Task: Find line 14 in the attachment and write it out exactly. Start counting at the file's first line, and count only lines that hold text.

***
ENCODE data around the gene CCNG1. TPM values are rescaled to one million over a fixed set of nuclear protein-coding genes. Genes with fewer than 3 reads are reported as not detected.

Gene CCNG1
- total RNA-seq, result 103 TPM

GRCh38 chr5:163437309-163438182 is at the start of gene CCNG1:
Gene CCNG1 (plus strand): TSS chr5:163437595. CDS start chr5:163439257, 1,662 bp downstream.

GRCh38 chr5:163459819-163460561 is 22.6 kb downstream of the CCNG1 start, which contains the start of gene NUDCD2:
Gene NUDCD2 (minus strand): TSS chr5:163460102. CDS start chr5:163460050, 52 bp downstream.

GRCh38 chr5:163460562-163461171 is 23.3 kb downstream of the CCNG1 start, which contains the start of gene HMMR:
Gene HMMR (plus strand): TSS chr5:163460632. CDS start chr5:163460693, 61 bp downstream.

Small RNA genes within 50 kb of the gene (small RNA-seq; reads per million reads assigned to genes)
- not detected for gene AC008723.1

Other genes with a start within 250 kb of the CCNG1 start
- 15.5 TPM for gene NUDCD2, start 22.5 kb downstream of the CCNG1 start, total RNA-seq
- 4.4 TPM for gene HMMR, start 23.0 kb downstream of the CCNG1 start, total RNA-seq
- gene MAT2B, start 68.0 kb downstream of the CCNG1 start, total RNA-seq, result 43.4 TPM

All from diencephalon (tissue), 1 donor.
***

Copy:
- 4.4 TPM for gene HMMR, start 23.0 kb downstream of the CCNG1 start, total RNA-seq